But there is another site in Belgium that may contain a hundred times as much gas shells. It lies on the sea bed near the port of Zeebrugge, only a few hundred meters from the shoreline. This site threatens Holland also because of tidal currents. Millions of tons of munitions were dumped there after the Great War. The dumping went on for six months at a rate of about 340 tomes per day. The government classified all the details and the site was forgotten about.

The location was accidentally again brought to light in 1971 by dredging and is now well known but unmarked; the Belgian government has classified all information about the site. A researcher at the Belgian Free University has calculated that more than 1,000,000 liters of pure poison gas lies there, most of it mustard gas. Mustard gas is not degraded by seawater. If mustard shells start cracking, the hazards will be immense.

World War One, it is feared, has yet to claim its final victims.

Links:

http://www.greatwar.nl/frames/default-houthulste.html

http://en.wikipedia.org/wiki/Iron_harvest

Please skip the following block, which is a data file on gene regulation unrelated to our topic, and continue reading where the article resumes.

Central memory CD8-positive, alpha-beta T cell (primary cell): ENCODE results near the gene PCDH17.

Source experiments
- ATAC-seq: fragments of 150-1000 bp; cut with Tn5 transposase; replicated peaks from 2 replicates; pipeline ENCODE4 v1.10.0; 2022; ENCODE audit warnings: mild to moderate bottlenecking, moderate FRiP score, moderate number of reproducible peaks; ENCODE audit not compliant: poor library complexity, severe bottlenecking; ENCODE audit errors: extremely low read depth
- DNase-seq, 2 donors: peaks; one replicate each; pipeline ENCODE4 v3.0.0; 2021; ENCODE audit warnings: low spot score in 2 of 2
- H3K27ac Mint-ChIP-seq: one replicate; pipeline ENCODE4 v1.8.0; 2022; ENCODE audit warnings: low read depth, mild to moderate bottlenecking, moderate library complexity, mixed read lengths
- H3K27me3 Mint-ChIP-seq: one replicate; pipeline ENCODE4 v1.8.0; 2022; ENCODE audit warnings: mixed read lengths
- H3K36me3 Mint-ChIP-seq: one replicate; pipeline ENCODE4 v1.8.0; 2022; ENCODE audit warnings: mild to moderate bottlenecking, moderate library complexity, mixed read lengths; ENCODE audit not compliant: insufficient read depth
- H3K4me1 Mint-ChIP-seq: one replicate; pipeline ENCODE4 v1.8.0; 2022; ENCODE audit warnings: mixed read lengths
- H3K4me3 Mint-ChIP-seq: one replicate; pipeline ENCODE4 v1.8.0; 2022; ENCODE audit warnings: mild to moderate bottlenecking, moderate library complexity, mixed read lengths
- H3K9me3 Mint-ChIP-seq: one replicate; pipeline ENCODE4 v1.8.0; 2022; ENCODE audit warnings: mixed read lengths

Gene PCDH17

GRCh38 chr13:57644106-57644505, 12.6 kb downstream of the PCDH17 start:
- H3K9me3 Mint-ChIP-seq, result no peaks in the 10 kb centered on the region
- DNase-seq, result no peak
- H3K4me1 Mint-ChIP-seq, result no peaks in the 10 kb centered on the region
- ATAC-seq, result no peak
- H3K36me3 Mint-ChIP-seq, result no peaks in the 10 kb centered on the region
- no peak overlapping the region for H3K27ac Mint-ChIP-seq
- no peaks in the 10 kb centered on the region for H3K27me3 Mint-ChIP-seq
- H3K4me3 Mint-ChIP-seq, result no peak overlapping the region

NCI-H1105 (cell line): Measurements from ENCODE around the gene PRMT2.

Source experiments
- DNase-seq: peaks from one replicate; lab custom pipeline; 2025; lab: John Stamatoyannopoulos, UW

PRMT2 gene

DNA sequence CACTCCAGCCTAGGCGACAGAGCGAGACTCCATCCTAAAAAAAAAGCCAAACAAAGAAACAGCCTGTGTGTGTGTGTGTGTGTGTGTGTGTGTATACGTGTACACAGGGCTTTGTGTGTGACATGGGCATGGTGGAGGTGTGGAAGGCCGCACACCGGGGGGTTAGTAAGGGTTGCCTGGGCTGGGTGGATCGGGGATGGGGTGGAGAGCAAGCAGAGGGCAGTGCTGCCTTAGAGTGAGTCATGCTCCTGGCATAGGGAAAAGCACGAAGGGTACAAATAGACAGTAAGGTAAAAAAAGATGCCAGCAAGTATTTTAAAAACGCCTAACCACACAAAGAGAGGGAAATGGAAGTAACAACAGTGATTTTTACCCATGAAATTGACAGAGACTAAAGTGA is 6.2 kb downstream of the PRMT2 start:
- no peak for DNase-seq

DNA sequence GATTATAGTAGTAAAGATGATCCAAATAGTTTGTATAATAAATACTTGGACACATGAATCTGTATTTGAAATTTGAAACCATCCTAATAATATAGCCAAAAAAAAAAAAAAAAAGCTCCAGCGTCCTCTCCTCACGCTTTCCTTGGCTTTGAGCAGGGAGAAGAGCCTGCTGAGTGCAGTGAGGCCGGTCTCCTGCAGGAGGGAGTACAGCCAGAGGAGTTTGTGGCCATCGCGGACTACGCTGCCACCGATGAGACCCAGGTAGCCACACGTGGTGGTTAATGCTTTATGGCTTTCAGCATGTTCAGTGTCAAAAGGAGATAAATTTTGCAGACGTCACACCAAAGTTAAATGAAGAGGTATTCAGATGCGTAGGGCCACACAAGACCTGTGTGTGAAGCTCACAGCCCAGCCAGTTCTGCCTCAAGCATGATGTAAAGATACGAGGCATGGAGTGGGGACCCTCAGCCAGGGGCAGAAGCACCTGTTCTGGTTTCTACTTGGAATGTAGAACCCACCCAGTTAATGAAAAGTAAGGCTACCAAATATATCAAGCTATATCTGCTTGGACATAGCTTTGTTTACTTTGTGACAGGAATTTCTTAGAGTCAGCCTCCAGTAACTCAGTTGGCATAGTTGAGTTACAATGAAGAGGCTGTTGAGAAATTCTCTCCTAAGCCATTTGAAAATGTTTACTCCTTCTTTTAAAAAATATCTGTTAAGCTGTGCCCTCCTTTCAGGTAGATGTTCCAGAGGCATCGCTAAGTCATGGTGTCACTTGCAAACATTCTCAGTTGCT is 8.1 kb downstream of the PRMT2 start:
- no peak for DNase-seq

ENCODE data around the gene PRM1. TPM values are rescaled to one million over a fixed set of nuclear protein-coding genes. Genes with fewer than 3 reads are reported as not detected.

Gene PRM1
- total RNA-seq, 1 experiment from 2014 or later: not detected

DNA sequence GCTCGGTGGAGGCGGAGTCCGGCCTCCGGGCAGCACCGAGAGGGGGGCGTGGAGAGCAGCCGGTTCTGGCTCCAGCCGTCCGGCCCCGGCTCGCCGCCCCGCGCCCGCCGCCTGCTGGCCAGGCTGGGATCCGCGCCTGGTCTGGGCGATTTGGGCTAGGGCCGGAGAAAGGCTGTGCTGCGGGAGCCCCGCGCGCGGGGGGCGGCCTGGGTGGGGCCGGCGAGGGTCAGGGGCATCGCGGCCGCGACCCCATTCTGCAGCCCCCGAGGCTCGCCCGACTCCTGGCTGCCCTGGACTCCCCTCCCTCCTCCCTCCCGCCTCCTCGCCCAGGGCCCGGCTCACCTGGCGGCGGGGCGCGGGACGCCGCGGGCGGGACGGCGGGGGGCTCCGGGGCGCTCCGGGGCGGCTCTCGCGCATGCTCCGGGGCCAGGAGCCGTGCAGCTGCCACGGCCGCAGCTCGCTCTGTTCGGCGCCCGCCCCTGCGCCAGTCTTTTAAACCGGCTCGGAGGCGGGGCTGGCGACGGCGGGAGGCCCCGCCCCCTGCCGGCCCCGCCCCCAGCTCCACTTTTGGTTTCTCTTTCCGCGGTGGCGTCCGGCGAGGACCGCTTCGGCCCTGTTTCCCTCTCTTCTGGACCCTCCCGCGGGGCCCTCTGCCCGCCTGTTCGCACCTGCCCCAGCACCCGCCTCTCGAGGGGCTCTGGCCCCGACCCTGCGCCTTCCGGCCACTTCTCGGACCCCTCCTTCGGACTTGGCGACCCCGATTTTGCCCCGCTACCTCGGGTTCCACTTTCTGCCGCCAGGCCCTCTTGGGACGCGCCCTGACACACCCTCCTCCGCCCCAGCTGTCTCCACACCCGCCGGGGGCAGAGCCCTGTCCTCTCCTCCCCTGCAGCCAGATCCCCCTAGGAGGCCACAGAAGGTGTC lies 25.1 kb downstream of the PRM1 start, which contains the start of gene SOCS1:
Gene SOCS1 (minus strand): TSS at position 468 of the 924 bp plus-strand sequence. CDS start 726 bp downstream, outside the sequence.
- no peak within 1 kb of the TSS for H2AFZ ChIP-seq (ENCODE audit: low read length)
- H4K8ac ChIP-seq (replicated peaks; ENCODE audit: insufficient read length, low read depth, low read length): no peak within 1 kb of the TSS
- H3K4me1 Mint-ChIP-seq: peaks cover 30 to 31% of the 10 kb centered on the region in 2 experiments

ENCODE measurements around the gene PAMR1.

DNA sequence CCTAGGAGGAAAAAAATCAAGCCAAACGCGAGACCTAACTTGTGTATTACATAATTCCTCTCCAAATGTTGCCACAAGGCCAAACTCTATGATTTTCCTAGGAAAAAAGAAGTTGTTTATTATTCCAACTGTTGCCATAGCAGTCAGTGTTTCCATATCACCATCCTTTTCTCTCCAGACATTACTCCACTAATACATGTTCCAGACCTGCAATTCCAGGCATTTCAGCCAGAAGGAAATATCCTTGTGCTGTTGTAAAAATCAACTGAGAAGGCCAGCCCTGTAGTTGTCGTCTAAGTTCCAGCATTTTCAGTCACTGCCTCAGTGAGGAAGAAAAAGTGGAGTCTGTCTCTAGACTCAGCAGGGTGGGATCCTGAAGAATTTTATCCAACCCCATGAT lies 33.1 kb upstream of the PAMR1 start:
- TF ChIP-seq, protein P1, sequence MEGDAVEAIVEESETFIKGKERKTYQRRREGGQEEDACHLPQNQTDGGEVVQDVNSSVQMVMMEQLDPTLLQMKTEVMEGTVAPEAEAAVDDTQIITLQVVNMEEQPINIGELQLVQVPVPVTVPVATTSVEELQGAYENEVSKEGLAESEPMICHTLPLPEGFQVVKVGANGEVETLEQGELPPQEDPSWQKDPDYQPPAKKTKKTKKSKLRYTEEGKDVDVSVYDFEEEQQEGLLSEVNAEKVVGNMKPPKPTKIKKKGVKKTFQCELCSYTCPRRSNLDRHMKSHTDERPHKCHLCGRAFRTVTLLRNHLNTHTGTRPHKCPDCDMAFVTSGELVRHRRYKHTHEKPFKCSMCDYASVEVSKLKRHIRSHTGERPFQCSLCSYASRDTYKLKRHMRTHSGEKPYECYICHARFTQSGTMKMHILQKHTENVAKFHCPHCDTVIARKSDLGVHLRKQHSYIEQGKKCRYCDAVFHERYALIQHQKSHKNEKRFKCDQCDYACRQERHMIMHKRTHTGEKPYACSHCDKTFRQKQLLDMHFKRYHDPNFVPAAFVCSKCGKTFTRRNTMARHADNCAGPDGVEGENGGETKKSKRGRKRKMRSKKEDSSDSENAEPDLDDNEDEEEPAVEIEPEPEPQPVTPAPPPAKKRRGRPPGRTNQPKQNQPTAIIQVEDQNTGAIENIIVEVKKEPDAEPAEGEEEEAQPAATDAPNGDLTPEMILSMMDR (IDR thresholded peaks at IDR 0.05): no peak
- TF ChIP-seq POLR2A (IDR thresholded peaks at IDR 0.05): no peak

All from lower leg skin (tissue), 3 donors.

http://forums.wildbillguarnere.com/index.php?/topic/7229-houthulst-can-anybody-verify-this/

http://www.militaryphotos.net/forums/showthread.php?94760-Legacy-of-the-Great-War

Saturday, November 27, 2010

Faith and death in North Korea

Christianity is a summary-sentence capital offense in North Korea.
"While Interviewee 17 was in the North Korean Army, his unit was dispatched to widen the highway between Pyongyang and the nearby port city of Nampo. They were demolishing a vacated house in Yongkang county, Yongkang district town, when in a basement between two bricks they found a Bible and a small notebook that contained 25 names, one identified as pastor, two as chon-do-sa (assistant pastors), two as elders, and 20 other names, apparently parishioners, identified by their occupations. The soldiers turned the Bible and notebook over to the local branch of Department 15 of the Korean Workers Party (KWP), but the Party officials said it was up to the military police unit, Bowisaryungbu gigwanwon, to investigate.